When an emergency happens and you need a couple hundred bucks, there aren’t a lot of places to turn. Most people don’t have that kind of money to loan a friend, and you can’t usually get a bank to help you with that little of an amount. Your situation may be even worse if your credit cards are maxed out and you have poor credit. That’s why a lot of people turn to payday loans in the first place.

The problem is that payday loans are toxic. They’ve even been deemed illegal in many states (although they’re usually reinvented as some kind of “installment loan,” to skirt the rules). Studies have found that most people end up paying far more than they borrowed in the first place.

The interest rates on payday loans — an average of 391% — are insanely high, and most people are ill-equipped to pay them off when they come due because their financial situation rarely improves within a month’s time. A vast number of consumers end up “rolling over” their loans into another term to try to buy more time, which racks up more fees. Worse, some will take out a second payday loan from another lender to pay off the first one and try to keep themselves afloat.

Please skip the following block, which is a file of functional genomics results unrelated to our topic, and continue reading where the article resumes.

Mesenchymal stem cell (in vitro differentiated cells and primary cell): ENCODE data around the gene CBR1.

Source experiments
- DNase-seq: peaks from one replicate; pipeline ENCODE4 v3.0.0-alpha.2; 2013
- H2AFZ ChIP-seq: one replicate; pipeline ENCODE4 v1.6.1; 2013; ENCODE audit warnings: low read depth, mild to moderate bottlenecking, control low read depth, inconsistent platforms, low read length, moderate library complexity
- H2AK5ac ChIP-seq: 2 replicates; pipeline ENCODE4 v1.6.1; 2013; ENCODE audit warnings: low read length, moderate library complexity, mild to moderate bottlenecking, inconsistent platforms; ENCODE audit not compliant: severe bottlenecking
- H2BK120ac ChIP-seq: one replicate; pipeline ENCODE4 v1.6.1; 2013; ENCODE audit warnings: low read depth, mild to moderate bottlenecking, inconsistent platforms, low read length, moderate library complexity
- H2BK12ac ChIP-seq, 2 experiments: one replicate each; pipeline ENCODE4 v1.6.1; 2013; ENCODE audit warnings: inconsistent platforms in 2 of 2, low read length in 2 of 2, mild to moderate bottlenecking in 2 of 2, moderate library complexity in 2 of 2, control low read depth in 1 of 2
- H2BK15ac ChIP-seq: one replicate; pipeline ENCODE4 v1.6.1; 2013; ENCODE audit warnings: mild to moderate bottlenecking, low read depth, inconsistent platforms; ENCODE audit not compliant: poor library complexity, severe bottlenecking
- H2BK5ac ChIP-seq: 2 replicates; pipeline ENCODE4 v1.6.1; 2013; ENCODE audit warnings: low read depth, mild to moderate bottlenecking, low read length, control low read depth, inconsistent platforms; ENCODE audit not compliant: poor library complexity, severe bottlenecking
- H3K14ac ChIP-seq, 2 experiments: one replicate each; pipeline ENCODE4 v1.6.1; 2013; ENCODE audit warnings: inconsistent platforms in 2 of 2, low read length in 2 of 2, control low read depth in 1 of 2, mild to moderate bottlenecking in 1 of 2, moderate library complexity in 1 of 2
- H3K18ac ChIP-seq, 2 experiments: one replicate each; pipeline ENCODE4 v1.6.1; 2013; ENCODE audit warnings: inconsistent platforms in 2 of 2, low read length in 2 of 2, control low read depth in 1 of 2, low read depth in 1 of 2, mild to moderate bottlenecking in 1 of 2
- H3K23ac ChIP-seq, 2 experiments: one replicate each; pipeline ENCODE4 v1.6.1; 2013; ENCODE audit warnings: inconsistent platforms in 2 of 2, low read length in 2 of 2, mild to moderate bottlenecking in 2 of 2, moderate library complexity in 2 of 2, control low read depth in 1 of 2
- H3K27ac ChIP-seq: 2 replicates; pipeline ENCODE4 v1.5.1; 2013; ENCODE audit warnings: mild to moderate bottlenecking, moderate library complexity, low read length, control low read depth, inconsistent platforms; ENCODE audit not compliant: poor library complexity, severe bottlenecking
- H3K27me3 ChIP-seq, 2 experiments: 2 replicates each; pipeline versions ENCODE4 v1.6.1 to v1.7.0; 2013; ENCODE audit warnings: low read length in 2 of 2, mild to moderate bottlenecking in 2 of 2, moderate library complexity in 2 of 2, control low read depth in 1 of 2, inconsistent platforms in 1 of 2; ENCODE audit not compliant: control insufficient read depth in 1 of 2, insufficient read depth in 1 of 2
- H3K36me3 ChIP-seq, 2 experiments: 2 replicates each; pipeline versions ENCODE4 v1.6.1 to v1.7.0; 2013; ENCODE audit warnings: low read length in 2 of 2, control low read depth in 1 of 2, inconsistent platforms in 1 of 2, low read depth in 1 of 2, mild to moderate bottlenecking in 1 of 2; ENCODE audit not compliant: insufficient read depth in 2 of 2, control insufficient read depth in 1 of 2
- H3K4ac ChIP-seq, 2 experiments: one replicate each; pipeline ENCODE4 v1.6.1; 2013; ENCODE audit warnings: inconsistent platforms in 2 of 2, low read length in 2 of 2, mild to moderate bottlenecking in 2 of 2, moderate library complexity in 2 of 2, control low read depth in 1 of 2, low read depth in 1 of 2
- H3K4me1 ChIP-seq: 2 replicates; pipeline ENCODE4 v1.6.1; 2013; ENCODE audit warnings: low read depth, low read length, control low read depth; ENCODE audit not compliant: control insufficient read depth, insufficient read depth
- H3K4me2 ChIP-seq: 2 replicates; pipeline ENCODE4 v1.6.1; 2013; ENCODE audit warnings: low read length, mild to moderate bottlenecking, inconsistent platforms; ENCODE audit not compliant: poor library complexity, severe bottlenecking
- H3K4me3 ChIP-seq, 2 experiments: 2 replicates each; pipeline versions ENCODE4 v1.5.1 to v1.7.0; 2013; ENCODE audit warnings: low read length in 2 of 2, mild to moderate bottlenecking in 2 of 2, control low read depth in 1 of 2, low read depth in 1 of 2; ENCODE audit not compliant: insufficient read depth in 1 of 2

Is it really possible to escape the payday loan trap once you’re in it? Maybe, but it certainly isn’t likely. It’s often best to try to avoid getting caught up in the cycle of borrowing, repaying and borrowing some more in the first place. You may be able to pawn something for a low-interest loan, take out a new credit card that you vow to pay off right away or ask for an advance on your pay from your boss instead.

What if it’s too late and you’re already trapped? If your debts have become overwhelming, it may be time to consider bankruptcy. You can get your financial slate wiped clean and move on.